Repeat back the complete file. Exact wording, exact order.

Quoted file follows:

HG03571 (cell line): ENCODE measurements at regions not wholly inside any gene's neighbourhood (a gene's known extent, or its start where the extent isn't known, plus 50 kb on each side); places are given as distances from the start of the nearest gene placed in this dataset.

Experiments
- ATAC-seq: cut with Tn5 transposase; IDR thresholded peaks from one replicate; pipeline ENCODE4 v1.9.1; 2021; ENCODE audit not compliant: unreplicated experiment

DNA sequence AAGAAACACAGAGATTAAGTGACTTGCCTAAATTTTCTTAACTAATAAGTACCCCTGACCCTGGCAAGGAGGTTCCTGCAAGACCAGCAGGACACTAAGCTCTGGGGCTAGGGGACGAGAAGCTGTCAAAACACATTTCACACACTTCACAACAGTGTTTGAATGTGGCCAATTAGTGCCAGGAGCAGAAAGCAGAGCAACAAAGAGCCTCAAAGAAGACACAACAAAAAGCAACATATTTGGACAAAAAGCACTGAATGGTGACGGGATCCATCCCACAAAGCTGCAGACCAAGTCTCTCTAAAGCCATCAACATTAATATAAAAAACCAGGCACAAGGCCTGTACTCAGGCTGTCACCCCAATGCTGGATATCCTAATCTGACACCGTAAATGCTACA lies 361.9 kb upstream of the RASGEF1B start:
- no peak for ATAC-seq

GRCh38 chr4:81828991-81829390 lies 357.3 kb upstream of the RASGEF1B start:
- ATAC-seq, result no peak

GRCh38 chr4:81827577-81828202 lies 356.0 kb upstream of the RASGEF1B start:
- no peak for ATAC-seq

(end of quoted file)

HG03571 (cell line): ENCODE measurements at regions not wholly inside any gene's neighbourhood (a gene's known extent, or its start where the extent isn't known, plus 50 kb on each side); places are given as distances from the start of the nearest gene placed in this dataset.

Experiments
- ATAC-seq: cut with Tn5 transposase; IDR thresholded peaks from one replicate; pipeline ENCODE4 v1.9.1; 2021; ENCODE audit not compliant: unreplicated experiment

DNA sequence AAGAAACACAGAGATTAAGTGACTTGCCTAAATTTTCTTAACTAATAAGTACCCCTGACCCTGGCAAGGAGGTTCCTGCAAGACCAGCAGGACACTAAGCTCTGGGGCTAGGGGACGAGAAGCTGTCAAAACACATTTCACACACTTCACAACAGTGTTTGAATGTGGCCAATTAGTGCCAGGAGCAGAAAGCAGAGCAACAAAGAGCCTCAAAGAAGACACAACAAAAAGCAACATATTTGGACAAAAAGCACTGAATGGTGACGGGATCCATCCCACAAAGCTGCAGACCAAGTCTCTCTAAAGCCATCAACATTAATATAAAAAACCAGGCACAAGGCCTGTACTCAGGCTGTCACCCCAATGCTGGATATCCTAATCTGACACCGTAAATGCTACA lies 361.9 kb upstream of the RASGEF1B start:
- no peak for ATAC-seq

GRCh38 chr4:81828991-81829390 lies 357.3 kb upstream of the RASGEF1B start:
- ATAC-seq, result no peak

GRCh38 chr4:81827577-81828202 lies 356.0 kb upstream of the RASGEF1B start:
- no peak for ATAC-seq